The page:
Press Roundup Monday 14 September 2009

By Press Office
September 14, 2009

A selection of stories from today's press and other media that relate to Ekklesia's work, produced daily by James Vincent and covering papers such as The Times, Daily Telegraph, Independent and Guardian.

Religion & Society

Lord Falconer suggests Archbishop of Canterbury’s stance on assisted suicide lacks Christian compassion
Lord Falconer has suggested that the Archbishop of Canterbury’s stance on assisted suicide lacks Christian compassion.

Charles Darwin film 'too controversial for religious America'
A British film about Charles Darwin has failed to find a US distributor because his theory of evolution is too controversial for American audiences, according to its producer.

Britain in moral crisis, warns Bishop of Rochester
The Bishop of Rochester has warned that Britain is facing a moral crisis.

Comment: People must come first
There are many ways of being Conservative; some more enlightened than others.

Comment: We need to confront Islamist extremists, not conciliate them
The conviction of the terrorist bomb plotters shows that we need to confront the Islamists, and show that being Muslim and Western are indeed compatible, says Ed Husain.

Ecology & Environment

Staff in carbon footprint trial face £100 fines for high emissions
People who emit more than their fair share of carbon emissions are having their pay docked in a trial that could lead to rationing being reintroduced via the workplace after an absence of half a century.

Switzerland's explosive war effort threatens environmental disaster
Down at the bottom of Switzerland's deepest lake is one of the country's murkiest secrets. For here is disturbing evidence of Switzerland's little-known Second World War defence effort. It poses a potentially devastating threat to the Alpine nation, 70 years after the conflict.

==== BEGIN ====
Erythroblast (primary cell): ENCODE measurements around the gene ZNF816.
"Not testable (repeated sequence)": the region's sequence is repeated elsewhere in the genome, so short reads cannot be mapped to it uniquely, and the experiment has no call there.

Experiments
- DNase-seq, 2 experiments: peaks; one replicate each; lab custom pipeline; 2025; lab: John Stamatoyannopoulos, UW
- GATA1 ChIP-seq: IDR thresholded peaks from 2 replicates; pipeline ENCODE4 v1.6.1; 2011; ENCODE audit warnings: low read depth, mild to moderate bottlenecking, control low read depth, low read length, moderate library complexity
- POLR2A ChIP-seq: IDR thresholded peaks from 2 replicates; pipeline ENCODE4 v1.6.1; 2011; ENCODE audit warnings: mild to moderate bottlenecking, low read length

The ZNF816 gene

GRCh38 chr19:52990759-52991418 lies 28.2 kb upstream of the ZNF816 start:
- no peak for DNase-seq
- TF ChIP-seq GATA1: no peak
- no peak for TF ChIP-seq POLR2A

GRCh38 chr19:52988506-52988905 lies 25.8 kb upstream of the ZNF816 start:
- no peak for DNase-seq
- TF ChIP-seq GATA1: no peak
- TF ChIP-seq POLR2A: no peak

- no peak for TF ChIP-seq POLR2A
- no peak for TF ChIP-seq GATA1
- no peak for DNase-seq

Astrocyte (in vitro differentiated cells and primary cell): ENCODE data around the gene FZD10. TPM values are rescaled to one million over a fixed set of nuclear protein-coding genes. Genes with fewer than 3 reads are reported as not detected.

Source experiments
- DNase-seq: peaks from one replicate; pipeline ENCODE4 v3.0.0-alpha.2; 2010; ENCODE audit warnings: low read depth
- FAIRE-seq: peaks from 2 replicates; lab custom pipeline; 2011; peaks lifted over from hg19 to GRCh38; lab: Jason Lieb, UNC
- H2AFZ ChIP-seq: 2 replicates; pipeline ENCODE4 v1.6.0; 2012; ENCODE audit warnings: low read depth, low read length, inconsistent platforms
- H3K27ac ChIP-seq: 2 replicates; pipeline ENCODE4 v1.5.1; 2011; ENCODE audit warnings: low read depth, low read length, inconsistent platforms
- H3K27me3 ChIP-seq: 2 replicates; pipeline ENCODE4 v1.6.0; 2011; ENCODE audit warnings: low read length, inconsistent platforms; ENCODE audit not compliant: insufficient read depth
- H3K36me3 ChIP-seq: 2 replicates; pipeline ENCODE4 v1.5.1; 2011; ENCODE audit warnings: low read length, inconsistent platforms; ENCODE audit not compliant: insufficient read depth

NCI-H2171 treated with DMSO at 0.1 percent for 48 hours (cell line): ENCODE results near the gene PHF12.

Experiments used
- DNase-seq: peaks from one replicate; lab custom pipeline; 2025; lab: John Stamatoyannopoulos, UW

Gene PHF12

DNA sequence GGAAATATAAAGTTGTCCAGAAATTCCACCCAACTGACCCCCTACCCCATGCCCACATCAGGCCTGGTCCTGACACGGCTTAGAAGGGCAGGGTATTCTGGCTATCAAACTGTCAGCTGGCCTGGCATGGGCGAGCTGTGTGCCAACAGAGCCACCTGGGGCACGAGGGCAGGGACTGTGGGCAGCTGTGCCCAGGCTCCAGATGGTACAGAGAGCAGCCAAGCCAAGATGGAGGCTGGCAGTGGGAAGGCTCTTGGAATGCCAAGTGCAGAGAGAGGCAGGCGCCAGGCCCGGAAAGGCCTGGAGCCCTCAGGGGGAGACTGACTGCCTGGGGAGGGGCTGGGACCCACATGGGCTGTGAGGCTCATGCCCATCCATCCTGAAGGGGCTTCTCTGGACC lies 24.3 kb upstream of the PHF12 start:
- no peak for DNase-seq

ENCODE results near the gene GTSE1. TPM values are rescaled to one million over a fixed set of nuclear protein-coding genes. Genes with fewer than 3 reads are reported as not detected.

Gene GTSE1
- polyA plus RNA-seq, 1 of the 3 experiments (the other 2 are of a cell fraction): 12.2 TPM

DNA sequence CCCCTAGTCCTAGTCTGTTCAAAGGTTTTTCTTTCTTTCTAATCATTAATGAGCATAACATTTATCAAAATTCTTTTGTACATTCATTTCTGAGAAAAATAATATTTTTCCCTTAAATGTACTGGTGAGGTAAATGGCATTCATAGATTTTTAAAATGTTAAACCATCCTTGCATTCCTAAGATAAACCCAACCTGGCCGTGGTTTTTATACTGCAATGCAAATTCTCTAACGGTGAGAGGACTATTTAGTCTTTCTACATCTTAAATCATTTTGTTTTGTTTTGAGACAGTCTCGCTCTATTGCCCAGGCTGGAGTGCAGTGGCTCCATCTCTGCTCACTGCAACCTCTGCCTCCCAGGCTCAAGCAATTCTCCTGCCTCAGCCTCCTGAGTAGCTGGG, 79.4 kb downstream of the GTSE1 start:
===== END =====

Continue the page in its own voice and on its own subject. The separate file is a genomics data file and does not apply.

Comment: Protecting climate change refugees
Communities hardest hit by climate change are also the poorest. Their right to compensation and protection needs to be made law.

Economy & Politics

Polls show Conservatives winning argument over public service cuts
Gordon Brown has suffered another blow after polls suggested the Tories are winning the row over public service cuts.

EU to appoint human rights commissioner
A powerful new European commissioner for human rights who is expected to push for new protection for asylum seekers and workers is set to be appointed later this year.

Comment: Ayatollah Khamenei: Iran cannot be Islamic by name but pro-western within

People & Power

Veterans minister wants disabled ex-soldiers to quit Forces
Thousands of unfit and disabled Service personnel, including Afghanistan casualties, will be encouraged to leave the Armed Forces for civilian life under a planned efficiency drive.

Afghan apostate 'faces death' if deported
An Afghan who fled to Britain after renouncing Islam faces being stoned to death if he is returned to his native country, the British Humanist Association has warned.

Comment: Sholto Byrnes: Should Robert Mugabe be now forgiven his crimes?
Prosecuting one man can't remove the complicity of all the others.

Peace & War

George Mitchell tries to secure Israeli settlement freeze to revive peace talks
President Obama’s envoy to the Middle East was last night locked in intense negotiations to secure agreement on a settlement freeze and revived peace talks before a possible summit in New York next week.

Talks end 30-year US-Iran standoff
The first formal talks between Iranian and American officials since the breaking of diplomatic relations almost 30 years ago have been given the go-ahead by President Barack Obama.

Race & Identity

Right-wing protesters fail to disrupt pro-Palestinian march
Right-wing protesters failed in their attempts to disrupt a pro-Palestinian march in central London on Sunday.

Comment: Assimilation is not a dirty word
We should distrust those who use scare tactics that warn of loss of ethnic identity. Minorities today need not fear cultural oblivion.

Crime & Justice

US grants legal rights to 600 Bagram prisoners
The Pentagon is expected this week to announce steps to bolster the minimal legal rights of some 600 prisoners held at the Bagram air base in Afghanistan, that will allow them for the first time to hear the specific charges against them and challenge the basis of their detention.

Life & Death

Families 'kept in the dark' as doctors make life-or-death decisions
One in four families are not informed when doctors decide that a patient in hospital is dying under a widely used NHS scheme for palliative care, a national audit has found.

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